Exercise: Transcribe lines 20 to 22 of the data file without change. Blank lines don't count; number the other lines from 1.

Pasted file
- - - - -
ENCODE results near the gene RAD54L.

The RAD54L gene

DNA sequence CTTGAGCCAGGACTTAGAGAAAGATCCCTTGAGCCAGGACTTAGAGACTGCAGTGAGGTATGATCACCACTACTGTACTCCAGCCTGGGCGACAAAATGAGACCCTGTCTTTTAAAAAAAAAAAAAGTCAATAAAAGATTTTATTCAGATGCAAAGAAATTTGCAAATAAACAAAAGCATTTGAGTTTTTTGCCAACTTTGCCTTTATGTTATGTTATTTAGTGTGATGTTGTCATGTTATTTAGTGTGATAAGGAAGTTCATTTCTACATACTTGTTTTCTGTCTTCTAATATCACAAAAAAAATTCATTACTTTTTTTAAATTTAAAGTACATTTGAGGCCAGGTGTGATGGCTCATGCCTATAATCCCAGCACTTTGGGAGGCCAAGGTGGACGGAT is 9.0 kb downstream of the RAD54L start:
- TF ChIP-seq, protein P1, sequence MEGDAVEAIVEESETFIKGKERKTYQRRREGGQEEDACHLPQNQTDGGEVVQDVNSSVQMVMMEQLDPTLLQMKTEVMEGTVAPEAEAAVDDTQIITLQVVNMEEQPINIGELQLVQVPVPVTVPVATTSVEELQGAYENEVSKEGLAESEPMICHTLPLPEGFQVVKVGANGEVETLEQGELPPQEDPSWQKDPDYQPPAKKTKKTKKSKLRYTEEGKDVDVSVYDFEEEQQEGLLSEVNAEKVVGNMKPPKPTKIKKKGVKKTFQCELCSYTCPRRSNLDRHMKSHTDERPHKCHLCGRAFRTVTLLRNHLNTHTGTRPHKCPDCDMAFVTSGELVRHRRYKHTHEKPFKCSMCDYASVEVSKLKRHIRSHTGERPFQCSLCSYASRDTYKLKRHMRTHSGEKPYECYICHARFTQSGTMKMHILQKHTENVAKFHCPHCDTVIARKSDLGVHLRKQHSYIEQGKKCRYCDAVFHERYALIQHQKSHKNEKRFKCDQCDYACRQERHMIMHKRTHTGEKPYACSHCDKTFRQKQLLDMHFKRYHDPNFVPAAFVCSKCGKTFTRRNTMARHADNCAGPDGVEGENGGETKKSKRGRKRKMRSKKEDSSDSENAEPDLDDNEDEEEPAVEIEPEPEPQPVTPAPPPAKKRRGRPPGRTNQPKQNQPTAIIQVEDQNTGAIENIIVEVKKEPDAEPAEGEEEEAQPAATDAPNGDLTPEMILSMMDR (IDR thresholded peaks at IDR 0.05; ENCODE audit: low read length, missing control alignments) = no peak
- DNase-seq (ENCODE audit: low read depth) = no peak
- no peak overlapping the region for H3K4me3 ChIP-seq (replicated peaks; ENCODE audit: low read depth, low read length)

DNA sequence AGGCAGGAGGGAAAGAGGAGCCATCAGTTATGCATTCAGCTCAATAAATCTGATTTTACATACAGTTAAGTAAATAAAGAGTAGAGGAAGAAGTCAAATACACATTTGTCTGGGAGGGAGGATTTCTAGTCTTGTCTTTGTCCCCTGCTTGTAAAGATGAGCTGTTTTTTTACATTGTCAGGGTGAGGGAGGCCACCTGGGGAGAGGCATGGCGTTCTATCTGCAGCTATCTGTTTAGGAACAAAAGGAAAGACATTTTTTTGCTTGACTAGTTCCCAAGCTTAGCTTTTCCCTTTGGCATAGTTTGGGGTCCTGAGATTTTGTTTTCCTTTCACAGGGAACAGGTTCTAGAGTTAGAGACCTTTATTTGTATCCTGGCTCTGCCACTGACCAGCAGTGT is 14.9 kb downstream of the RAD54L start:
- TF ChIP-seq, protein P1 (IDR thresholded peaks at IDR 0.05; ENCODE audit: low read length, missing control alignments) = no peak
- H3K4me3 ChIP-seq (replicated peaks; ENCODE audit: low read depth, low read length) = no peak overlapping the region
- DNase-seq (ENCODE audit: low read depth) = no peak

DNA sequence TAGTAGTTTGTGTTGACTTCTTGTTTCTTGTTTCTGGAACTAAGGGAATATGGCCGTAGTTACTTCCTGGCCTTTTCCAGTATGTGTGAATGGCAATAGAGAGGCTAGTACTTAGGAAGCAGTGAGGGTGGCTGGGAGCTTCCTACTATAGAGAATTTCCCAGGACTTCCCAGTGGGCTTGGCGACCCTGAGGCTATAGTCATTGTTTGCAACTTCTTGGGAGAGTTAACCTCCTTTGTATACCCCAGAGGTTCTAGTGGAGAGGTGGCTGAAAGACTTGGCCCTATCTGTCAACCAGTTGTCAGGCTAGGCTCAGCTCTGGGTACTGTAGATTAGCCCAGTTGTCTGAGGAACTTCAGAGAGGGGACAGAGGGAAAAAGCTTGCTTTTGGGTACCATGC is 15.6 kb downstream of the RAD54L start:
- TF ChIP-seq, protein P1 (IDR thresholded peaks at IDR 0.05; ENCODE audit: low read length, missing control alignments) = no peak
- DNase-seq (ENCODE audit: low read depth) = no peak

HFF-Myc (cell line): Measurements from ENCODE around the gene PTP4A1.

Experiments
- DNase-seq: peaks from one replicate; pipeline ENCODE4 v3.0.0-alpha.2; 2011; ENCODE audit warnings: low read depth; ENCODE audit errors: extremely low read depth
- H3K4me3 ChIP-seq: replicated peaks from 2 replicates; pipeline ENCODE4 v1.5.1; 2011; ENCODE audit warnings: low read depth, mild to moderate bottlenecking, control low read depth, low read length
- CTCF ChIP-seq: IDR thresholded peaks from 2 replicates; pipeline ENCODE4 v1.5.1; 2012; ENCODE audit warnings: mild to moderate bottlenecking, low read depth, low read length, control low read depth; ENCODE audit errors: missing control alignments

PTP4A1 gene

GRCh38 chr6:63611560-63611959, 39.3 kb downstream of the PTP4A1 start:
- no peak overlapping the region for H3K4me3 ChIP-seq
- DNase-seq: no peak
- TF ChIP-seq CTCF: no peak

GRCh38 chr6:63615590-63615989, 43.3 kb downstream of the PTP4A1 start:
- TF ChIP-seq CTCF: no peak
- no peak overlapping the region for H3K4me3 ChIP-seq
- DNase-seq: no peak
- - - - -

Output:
GRCh38 chr6:63611560-63611959, 39.3 kb downstream of the PTP4A1 start:
- no peak overlapping the region for H3K4me3 ChIP-seq
- DNase-seq: no peak